LONDON - Britain and Mauritius have begun talks aimed at ending a decades-old spat over the legal status of the Chagos Islands, whose population was forcibly cleared in the late 1960s to allow the building of a joint UK-US military installation.
Mauritius lays full claim to the remote Indian Ocean archipelago, currently administered by Britain, which has a joint military base there with the United States.
In his New Year address, Mauritian Prime Minister Pravind Jugnauth said, "the latest developments on the Chagos issue are very encouraging. Negotiations between Mauritius and Britain have begun."
In November, UK Foreign Secretary James Cleverly said in a written ministerial statement that the countries "have decided to begin negotiations on the exercise of sovereignty over the British Indian Ocean Territory/Chagos Archipelago".
Cleverly added they had agreed to hold "constructive negotiations" and hope to reach an agreement early this year.
His statement followed a meeting in September between the countries' prime ministers at the United Nations General Assembly.
The UK foreign secretary said that Britain intends to "resolve all outstanding issues, including those relating to the former inhabitants of the Chagos Archipelago".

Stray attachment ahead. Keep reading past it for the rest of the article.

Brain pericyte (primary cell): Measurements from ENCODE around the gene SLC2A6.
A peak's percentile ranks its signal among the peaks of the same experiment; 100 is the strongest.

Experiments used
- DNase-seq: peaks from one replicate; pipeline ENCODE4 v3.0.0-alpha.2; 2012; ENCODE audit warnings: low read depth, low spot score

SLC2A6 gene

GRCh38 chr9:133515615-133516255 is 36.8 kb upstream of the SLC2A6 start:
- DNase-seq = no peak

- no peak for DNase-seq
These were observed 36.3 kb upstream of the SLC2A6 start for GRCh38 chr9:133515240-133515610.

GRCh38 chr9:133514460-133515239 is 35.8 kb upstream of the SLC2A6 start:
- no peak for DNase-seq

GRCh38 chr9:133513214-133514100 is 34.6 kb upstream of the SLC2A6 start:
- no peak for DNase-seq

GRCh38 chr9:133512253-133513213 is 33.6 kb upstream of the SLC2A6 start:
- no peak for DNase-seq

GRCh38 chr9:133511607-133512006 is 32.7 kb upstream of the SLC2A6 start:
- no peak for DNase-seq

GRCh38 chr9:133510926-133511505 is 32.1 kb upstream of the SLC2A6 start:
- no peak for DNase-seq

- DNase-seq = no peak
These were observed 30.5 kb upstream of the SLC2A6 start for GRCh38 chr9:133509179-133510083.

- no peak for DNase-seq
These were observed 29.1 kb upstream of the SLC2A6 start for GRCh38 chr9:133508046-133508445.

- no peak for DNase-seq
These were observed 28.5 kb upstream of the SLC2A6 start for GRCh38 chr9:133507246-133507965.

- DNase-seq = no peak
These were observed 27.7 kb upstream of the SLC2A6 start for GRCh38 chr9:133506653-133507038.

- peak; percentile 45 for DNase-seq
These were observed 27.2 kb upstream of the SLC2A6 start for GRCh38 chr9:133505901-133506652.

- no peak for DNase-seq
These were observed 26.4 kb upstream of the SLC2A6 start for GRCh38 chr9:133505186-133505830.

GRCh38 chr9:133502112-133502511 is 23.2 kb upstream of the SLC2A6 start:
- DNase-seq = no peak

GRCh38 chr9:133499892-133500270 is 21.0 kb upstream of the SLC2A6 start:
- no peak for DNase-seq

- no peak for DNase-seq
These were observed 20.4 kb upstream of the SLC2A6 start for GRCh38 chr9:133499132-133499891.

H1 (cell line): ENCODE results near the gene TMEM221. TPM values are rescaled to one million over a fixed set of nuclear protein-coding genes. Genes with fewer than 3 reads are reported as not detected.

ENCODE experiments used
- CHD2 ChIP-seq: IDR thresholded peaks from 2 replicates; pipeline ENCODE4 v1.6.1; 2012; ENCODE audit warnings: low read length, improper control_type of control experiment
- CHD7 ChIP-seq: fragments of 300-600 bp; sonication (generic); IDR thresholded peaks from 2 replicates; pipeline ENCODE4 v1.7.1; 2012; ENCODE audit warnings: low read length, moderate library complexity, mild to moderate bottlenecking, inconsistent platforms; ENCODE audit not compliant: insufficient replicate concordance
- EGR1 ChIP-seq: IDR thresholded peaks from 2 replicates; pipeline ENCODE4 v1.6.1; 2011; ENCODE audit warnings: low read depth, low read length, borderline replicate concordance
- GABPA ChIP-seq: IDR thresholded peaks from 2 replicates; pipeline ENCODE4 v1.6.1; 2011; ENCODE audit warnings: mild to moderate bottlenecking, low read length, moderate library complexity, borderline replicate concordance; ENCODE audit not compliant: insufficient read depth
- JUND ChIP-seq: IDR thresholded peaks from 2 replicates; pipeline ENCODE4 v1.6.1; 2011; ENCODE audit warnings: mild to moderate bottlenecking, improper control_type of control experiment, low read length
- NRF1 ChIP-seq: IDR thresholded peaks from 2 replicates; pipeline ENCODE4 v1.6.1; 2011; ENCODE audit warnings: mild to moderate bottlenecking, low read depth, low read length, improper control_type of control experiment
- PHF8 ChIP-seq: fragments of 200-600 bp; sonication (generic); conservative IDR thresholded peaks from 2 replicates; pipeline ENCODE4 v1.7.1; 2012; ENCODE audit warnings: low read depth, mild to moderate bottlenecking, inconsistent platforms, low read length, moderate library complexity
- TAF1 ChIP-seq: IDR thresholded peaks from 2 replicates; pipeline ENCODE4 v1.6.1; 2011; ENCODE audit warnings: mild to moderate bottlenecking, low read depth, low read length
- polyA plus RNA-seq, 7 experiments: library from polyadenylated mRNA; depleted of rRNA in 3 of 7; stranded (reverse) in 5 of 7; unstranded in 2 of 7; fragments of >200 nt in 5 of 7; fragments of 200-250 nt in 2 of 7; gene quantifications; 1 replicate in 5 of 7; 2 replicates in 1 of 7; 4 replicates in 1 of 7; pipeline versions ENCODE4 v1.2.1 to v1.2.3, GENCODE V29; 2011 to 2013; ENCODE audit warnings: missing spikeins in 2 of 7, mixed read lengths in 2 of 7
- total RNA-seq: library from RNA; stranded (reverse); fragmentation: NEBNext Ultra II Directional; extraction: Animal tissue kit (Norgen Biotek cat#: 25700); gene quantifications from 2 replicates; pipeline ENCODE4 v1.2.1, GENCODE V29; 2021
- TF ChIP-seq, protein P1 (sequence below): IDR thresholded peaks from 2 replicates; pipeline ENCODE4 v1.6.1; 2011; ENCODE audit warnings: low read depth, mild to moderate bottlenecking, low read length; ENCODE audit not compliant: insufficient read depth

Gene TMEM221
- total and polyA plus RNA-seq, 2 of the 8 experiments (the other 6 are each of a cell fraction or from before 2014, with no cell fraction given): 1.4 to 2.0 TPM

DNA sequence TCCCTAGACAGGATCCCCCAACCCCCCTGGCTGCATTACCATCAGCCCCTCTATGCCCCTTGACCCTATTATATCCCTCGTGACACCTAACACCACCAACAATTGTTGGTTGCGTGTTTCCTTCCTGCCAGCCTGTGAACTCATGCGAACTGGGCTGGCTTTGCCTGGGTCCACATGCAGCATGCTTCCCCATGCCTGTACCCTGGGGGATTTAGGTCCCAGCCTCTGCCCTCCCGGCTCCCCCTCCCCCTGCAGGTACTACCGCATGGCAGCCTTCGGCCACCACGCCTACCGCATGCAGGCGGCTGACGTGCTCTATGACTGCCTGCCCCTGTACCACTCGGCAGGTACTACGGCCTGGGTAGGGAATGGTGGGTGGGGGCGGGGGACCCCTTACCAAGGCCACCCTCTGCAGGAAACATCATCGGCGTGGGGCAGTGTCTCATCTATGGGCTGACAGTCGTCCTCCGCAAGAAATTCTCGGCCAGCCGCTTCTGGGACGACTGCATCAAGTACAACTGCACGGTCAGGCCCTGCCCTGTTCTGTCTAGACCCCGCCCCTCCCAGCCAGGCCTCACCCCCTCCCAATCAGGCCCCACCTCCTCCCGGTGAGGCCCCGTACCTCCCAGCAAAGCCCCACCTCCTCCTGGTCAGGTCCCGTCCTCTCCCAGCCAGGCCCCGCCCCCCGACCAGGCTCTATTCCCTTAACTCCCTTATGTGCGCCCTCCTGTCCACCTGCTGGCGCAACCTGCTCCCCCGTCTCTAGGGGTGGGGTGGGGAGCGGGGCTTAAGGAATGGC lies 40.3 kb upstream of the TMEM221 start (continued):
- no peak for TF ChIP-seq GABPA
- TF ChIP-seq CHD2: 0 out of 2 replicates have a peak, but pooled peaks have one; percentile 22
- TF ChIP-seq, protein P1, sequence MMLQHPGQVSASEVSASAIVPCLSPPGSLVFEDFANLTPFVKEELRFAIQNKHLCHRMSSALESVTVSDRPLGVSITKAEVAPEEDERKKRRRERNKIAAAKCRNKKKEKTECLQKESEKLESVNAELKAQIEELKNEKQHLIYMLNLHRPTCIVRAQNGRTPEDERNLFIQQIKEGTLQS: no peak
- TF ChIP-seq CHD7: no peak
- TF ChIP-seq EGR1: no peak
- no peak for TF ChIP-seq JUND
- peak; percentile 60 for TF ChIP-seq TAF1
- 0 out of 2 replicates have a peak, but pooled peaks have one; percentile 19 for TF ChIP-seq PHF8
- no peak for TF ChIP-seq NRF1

The countries agreed that a joint UK and US military base on Diego Garcia – the largest of the seven main atolls – will continue to operate whatever the results of the talks, the minister said.
In 1965, Britain decided to separate the islands from Mauritius and set up a military base there.
Mauritius – which became an independent Commonwealth country in 1968 – has long fought to return the archipelago to its territory and has gained international support for its cause.
An International Court of Justice ruling in 2019 backed Mauritius' claim and said Britain should give up control of the islands.
Following the move, the UN General Assembly overwhelmingly voted in favour of a resolution recognising that "the Chagos Archipelago forms an integral part of the territory of Mauritius" and recommending Britain withdraw within six months.